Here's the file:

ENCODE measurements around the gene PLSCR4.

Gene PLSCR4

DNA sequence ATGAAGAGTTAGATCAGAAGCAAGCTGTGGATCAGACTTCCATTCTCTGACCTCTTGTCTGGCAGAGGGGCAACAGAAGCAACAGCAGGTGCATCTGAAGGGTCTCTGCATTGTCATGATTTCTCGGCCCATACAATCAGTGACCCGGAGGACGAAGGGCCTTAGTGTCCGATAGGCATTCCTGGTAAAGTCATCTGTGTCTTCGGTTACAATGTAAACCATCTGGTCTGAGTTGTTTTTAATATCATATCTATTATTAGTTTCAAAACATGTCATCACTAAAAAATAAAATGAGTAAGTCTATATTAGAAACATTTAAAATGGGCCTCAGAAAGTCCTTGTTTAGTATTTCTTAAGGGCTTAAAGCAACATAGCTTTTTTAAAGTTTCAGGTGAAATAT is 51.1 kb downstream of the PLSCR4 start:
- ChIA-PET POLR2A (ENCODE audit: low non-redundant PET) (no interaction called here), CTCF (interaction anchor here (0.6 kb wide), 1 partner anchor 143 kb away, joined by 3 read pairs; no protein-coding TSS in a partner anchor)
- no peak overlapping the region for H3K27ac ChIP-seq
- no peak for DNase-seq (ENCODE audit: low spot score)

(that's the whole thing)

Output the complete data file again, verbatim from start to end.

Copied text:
ENCODE measurements around the gene PLSCR4.

Gene PLSCR4

DNA sequence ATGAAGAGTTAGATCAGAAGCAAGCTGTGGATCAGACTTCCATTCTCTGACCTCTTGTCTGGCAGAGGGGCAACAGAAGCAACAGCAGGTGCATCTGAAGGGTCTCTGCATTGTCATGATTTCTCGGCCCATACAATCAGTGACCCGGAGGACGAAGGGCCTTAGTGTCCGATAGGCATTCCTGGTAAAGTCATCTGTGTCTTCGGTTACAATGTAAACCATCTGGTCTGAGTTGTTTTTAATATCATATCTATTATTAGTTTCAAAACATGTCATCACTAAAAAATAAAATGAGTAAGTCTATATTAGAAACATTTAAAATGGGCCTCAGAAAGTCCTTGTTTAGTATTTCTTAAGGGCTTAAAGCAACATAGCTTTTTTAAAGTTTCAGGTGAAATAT is 51.1 kb downstream of the PLSCR4 start:
- ChIA-PET POLR2A (ENCODE audit: low non-redundant PET) (no interaction called here), CTCF (interaction anchor here (0.6 kb wide), 1 partner anchor 143 kb away, joined by 3 read pairs; no protein-coding TSS in a partner anchor)
- no peak overlapping the region for H3K27ac ChIP-seq
- no peak for DNase-seq (ENCODE audit: low spot score)